I grew up with estrangement. My mom periodically was not speaking to her mom or to this sibling or that. My grandmother was periodically estranged from family members. And now I am estranged from my mom.
Estrangement is not uncommon in families rooted in trauma. There is an “us vs. them” mentality that comes with abuse — family secrets need to be kept in-family — and who is in and who is out might depend more on adherence to ideas about loyalty (you are with us or against us) than about love and respect. Adult children who choose their own partners or their own children over family of origin norms and expectations will likely face consequences and sometimes those consequences include estrangement.
For myself its meant extra vigilance as my oldest has grown to adulthood. I didn’t worry much about being my mother when my kids were small because I made fundamentally different choices in important ways (to my mom’s hurt and frustration). But I notice that as I figure out how to be a parent to an adult child that it’s trickier for me. My family tends to waiver between neglect and enmeshment. Extremism is a common thread where there is dysfunction; all or nothing is the norm. Either the parents are taking over the wedding or they have no interest at all. They demand to be the favorite grandparent or they’re forgetting to drop a card in the mail for birthdays. You are either in or you are out (with some exceptions, which I’ll talk about in another blog.)
The dance of building a relationship with an adult child calls back to the dance at every stage of independence. Your toddler wants your attention but also to do everything “by self!” Your 8-year old wants help building the model but freaks out if you overstep and build too much. Your teen expects you to keep them fed and clothed but absolutely do not ask what they’re doing when they hang out with friends.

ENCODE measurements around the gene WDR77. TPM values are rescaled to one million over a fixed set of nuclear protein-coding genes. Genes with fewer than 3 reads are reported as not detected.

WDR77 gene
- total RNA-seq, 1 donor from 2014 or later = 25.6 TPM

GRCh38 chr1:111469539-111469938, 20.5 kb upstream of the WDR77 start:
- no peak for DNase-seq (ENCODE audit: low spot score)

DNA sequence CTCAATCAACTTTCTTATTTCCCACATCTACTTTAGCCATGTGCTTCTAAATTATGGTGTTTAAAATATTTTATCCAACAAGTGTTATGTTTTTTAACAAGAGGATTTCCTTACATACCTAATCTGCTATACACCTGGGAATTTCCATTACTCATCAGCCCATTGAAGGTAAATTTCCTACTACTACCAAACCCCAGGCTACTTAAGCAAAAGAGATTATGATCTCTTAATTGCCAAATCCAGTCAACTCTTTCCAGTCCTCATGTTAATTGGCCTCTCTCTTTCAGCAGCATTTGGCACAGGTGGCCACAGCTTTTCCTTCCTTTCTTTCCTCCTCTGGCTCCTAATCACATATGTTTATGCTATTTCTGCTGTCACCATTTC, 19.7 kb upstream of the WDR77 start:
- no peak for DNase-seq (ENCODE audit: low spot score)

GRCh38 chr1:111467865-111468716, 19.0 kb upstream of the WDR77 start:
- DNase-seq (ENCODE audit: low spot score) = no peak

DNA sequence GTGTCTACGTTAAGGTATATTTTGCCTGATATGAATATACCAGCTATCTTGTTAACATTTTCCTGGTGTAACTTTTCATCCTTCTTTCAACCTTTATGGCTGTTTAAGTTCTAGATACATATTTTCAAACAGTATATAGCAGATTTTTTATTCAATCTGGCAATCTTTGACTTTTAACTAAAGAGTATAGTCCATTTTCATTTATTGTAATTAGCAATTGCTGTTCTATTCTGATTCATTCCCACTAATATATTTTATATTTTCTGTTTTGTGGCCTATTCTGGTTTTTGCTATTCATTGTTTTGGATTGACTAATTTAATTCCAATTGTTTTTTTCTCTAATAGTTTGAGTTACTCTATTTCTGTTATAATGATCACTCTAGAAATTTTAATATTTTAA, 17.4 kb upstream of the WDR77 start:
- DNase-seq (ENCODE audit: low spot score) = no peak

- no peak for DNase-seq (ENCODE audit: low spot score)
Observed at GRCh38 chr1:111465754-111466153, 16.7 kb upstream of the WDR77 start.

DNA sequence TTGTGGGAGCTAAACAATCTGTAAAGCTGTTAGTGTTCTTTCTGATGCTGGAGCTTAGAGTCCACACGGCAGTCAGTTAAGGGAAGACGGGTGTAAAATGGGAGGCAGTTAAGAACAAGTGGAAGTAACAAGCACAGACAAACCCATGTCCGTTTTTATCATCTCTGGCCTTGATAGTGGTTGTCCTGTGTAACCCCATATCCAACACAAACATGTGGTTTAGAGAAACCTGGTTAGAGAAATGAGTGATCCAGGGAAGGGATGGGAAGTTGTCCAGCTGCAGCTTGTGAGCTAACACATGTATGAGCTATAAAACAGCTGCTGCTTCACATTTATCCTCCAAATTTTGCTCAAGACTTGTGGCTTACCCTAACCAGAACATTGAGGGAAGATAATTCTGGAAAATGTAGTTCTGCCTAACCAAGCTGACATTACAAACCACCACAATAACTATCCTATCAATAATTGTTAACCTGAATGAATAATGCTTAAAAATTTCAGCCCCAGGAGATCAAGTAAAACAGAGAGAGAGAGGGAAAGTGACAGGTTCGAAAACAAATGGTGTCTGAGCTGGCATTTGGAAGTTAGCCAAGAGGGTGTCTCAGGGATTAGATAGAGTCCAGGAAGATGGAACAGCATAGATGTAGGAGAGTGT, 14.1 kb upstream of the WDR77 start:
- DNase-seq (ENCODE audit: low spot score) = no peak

For me those stages were easier because I could imagine what I wanted when I was that age and my son was awfully like me so that worked.
Being the parent to an adult is harder in ways I didn’t expect. I don’t want to over ask but I also don’t want to convey indifference. I care deeply about his choices but also know that most of them aren’t any of my business. I yearn to give unasked for advice but know that’s the surest way of overstepping boundaries. So I do the dance.
I’m fortunate that I can tell my son this. I can say to him, “I don’t know how to do this so you’re going to have to let me know.”
We had a disagreement last winter and he left our house angry. I was terrified. My reaction was completely outsized so I recognized it as a trauma response. It was my own fear that the demon estrangement was coming home to roost. I stayed in a stone cold panic for the day or two it took for us to reconnect, worrying that this was the beginning of the end. Even though my rational mind knew better — I am not my mother — I could hear my mom’s voice in my head handing the family curse down to me.
But I told myself what I tell my clients: I am not my mother. I listen to my son and respect him so when he tells me I’m out of line, I believe him. I don’t try to justify or defend; I listen. I take responsibility and recognize that conflict can foster growth instead of being a death knell.
It’s not that we don’t make mistakes, we You Are Not Your Mother parents, it’s how we respond to them that makes us different.
My son has always been the guinea pig seeing as how he’s first born and so we’ve had to try out all of our theories on him. And now he is the first born adult and we continue to make our mistakes as we figure out how to be parents to a full blown adult person with his own life, his own values and connections and thoughts and beliefs. In my family of origin, disagreement was a sign of disloyalty instead of independence and growth and I catch my knee-jerk reaction when my son steps away in big ways (my fear, my worries that estrangement is inevitable). The biggest way to interrupt my traumatic family patterns is to trust him. And I do. I trust him to make the choices that are right for him. I trust him to teach me more about the world by sharing his own point of view and experiences. And also I trust him to keep outgrowing us, to build his own way and his own family. I trust him to keep on loving us and I will continue to work and make it clear that we know that a relationship with an adult child is a privilege for both of us. We will keep on dismantling the traumatic structures we inherited, recognizing that this is hard work we’re doing but oh so worth it.